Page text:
If you currently do not have a Home Page, or a computer, and would like to be included in the directory then please write to Dr M. Ronnqvist, Secretary, ORSNZ, Dept. of Engineering Science, University of Auckland, Private Bag 92019, Auckland, NZ, giving your full name and title. We shall construct a Home Page for you on our Web site. Any information you want included on this page should be supplied, preferably in some computer readable form.

Abstract: University of Waikato D.Phil Thesis
Ross James, Dept. of Management, University of Canterbury, Christchurch NZ

e-mail: [email protected]

Just-In-Time manufacturing aims to reduce waste within an organisation, by focusing on completing orders at the time requested by customers. Failure to complete orders at the time specified causes the organisation to incur additional costs. The Just-In-Time environment has introduced complexities for scheduling which have been modelled by the Single Machine, Early/Tardy Machine Scheduling problem. Research to date has concentrated on models with assumptions such as the use of a single due date for all jobs or restrictions on early/tardy penalties. This research uses a generalised model which makes no such assumptions. The use of three popular 'intelligent' search techniques: Simulated Annealing, Genetic Algorithms and Tabu Search are investigated as possible solution techniques.

The properties of the common due date, early/tardy scheduling problem enable schedules to be defined from early/tardy job specifications - which state whether individual jobs are scheduled earlier or later than requested. Search techniques can then be applied using an early/tardy job specification solution space rather than the sequence of jobs solution space. Experiments found that the former was more efficient.

The properties of the common due date problem are generalised for the distinct due date problem so that a distinct due date schedule can also be defined from early/tardy job specifications, however, this is only possible with the use of a heuristic. By incorporating early/tardy heuristic into a search, the early/tardy job specification solution space can be used in a search technique. Two early/tardy heuristics are developed, one being a construction based heuristics, the other based on a principle of conflict resolution. Both of these heuristics, unlike any other heuristic for this problem, determine the sequence and timing of each job simultaneously.

Experiments demonstrated that the early/tardy heuristics could find good quality solutions, however, search techniques based on the standard sequence of jobs solution space found better solutions. On larger sized problems, searches based on the early/tardy heuristic made large initial gains but little subsequent progress. Hybrid techniques which used both the heuristic solution space and the sequence of jobs solution space were found to produce the best results. Of the search techniques, Tabu Search was found to consistently produce better results than Simulated Annealing and Genetic Algorithms. Experiments also found that a Tabu Search with an early/tardy heuristic-based diversification strategy was the least sensitive to the starting point used by the search.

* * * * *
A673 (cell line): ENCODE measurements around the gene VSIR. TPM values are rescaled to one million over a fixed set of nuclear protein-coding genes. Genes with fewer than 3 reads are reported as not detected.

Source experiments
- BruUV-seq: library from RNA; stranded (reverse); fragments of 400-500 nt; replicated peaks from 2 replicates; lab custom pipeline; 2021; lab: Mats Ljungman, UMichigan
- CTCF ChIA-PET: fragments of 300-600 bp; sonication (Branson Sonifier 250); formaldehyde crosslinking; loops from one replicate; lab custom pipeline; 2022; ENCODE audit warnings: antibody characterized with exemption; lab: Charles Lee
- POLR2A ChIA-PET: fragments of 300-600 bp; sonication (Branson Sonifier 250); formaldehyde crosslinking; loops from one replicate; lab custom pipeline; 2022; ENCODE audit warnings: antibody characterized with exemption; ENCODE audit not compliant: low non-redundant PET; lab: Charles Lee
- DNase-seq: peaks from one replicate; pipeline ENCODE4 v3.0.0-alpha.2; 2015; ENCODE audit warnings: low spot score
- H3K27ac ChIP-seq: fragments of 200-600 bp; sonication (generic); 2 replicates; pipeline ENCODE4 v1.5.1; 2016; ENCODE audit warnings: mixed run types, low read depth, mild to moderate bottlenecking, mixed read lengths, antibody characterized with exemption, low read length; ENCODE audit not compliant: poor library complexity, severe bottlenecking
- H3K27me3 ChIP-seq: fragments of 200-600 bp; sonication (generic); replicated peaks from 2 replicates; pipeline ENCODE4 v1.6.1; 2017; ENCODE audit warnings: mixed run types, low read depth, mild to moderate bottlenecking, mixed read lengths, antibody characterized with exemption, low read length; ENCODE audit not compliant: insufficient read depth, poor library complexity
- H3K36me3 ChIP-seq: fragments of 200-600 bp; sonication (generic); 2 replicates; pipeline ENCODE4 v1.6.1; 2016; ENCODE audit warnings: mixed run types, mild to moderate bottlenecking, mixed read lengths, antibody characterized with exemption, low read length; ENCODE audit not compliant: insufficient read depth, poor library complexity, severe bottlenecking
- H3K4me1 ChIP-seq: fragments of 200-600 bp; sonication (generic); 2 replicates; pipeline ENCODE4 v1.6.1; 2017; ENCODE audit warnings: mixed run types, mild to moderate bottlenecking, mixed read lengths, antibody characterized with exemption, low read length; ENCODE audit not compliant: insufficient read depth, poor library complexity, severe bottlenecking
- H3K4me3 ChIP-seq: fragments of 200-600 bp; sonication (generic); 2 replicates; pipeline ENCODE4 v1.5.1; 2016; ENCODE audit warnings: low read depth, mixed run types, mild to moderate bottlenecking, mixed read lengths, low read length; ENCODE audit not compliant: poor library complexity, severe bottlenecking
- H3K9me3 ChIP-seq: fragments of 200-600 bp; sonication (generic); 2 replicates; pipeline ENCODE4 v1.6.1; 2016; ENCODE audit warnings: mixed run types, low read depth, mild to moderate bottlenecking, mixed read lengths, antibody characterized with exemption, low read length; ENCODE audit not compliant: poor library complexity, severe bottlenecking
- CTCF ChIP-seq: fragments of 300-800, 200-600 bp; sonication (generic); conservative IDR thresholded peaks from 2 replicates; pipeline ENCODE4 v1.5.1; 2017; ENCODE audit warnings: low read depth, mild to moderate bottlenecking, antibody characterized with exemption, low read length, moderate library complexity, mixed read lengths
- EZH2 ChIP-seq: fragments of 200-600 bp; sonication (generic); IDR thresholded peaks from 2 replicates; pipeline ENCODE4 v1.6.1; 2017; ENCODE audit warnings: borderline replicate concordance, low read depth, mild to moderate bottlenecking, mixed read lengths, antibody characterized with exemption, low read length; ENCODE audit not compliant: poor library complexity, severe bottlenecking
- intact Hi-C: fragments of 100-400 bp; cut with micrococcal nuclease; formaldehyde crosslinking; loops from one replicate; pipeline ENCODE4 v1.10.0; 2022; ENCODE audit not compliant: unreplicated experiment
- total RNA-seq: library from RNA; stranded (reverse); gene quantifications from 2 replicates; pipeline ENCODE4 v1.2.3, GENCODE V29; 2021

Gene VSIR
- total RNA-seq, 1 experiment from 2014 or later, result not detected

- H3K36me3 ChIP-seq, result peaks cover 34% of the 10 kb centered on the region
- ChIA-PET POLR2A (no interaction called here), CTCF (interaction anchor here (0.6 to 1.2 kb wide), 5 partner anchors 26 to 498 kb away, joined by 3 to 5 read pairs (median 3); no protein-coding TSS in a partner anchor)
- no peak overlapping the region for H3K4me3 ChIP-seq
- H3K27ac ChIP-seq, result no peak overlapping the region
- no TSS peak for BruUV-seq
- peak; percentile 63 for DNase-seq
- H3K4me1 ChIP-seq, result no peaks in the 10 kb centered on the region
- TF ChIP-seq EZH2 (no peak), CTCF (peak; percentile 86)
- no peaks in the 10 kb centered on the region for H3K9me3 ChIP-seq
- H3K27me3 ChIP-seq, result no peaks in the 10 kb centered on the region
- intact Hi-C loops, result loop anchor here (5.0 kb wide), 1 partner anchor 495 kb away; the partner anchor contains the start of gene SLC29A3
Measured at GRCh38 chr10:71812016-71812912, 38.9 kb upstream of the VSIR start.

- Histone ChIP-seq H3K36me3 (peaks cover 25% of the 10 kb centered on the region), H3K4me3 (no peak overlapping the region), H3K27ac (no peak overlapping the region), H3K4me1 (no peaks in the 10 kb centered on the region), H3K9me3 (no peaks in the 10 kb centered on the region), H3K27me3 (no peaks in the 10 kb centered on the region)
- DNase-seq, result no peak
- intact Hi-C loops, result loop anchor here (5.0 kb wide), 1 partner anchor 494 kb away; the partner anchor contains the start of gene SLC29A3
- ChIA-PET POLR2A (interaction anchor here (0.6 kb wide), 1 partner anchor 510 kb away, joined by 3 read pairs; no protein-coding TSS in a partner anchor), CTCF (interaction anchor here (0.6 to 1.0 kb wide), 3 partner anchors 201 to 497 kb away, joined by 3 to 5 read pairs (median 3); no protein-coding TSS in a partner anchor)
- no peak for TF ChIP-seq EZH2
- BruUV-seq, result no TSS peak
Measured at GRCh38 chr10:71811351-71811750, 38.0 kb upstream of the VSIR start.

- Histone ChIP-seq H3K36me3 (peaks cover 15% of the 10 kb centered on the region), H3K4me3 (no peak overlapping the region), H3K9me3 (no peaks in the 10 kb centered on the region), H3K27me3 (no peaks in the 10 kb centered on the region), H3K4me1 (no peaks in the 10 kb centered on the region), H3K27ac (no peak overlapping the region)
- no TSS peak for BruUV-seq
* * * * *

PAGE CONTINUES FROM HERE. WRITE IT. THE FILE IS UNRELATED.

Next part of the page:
A final experiment found that if an error in the earliness and tardiness penalties is within the range of -25% and 20%, there is unlikely to be a significant difference in the solution quality.


Graduate Research in Industry Fellowship
An optimization model for the telecommunication and video network
Supervisor: Dr A. B. Philpott, University of Auckland

We are seeking applicants for a Graduate Research in Industry Fellowship which has been awarded jointly to Telecom NZ and the Department of Engineering Science, for study towards a Masters degree in Operations Research at the University of Auckland. The successful applicant will be expected to spend 50% of the time in the offices of Telecom Network Modelling Group in Auckland and the balance at the University. The stipend for this award is $18,943 per annum.

The proposed research project is focused on the development of models for deploying fibreoptic cable, coax video cable and copper cable in local access networks. The different technologies require slightly different approaches owing to the different possibilities of splitting and/or multiplexing signals. Locating the splitting or multiplexing devices and determining the layout of cable is a challenging integer linear programming problem, although some progress has been made in solving this problem using Lagrangean Relaxation. If they can be solved efficiently then such models are a valuable tool since they can be used to explore the optimal capital investment strategy for many different technology options.

This project will involve the development of a computer program based on Lagrangean Relaxation to solve capital provisioning problems for telecommunications networks. A student contemplating this project will enrol for a Masters degree in Engineering Science and so should therefore have an undergraduate degree in Engineering Science or Operations Research, with expertise in linear and integer programming. The student will be expected to take three advanced papers in OR, with at least one in mathematical programming, and will be expected to write code in Fortran or C, and so he/she should be proficient in either of these languages.

Students interested in applying for this award should forward a copy of a curriculum vitae and academic transcript, with the name of one academic referee, to

Dr A. B. Philpott
Department of Engineering Science
University of Auckland
Private Bag 92019
Auckland, NZ

so as to reach him no later than February 9, 1995. Any questions about this award can be addressed to Dr Philpott at the above address, or email [email protected], or phone: 64 9 3737599, ext. 8394, or Fax: 64 9 3737468.